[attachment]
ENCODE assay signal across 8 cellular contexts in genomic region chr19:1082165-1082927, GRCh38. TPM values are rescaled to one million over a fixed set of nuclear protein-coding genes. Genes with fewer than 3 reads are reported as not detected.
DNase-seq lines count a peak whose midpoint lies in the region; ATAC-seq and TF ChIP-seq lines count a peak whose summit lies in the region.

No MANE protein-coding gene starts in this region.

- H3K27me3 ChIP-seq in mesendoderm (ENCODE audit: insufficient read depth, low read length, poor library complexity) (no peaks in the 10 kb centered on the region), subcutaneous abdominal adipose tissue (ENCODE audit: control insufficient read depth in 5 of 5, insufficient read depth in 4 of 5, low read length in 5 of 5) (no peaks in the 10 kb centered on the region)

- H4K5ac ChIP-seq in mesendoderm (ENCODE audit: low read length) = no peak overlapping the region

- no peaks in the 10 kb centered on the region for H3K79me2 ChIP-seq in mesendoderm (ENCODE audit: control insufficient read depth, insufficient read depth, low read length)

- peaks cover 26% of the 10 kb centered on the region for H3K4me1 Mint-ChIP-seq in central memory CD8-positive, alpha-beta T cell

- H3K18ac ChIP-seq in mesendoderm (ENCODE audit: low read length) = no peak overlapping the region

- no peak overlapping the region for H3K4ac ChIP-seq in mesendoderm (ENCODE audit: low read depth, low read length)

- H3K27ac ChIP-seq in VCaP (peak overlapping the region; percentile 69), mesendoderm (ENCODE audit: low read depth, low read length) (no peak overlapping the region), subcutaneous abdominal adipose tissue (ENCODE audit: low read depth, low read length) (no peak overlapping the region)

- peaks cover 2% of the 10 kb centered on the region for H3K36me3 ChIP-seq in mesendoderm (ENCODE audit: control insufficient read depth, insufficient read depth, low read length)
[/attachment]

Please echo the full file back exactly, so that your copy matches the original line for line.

ENCODE assay signal across 8 cellular contexts in genomic region chr19:1082165-1082927, GRCh38. TPM values are rescaled to one million over a fixed set of nuclear protein-coding genes. Genes with fewer than 3 reads are reported as not detected.
DNase-seq lines count a peak whose midpoint lies in the region; ATAC-seq and TF ChIP-seq lines count a peak whose summit lies in the region.

No MANE protein-coding gene starts in this region.

- H3K27me3 ChIP-seq in mesendoderm (ENCODE audit: insufficient read depth, low read length, poor library complexity) (no peaks in the 10 kb centered on the region), subcutaneous abdominal adipose tissue (ENCODE audit: control insufficient read depth in 5 of 5, insufficient read depth in 4 of 5, low read length in 5 of 5) (no peaks in the 10 kb centered on the region)

- H4K5ac ChIP-seq in mesendoderm (ENCODE audit: low read length) = no peak overlapping the region

- no peaks in the 10 kb centered on the region for H3K79me2 ChIP-seq in mesendoderm (ENCODE audit: control insufficient read depth, insufficient read depth, low read length)

- peaks cover 26% of the 10 kb centered on the region for H3K4me1 Mint-ChIP-seq in central memory CD8-positive, alpha-beta T cell

- H3K18ac ChIP-seq in mesendoderm (ENCODE audit: low read length) = no peak overlapping the region

- no peak overlapping the region for H3K4ac ChIP-seq in mesendoderm (ENCODE audit: low read depth, low read length)

- H3K27ac ChIP-seq in VCaP (peak overlapping the region; percentile 69), mesendoderm (ENCODE audit: low read depth, low read length) (no peak overlapping the region), subcutaneous abdominal adipose tissue (ENCODE audit: low read depth, low read length) (no peak overlapping the region)

- peaks cover 2% of the 10 kb centered on the region for H3K36me3 ChIP-seq in mesendoderm (ENCODE audit: control insufficient read depth, insufficient read depth, low read length)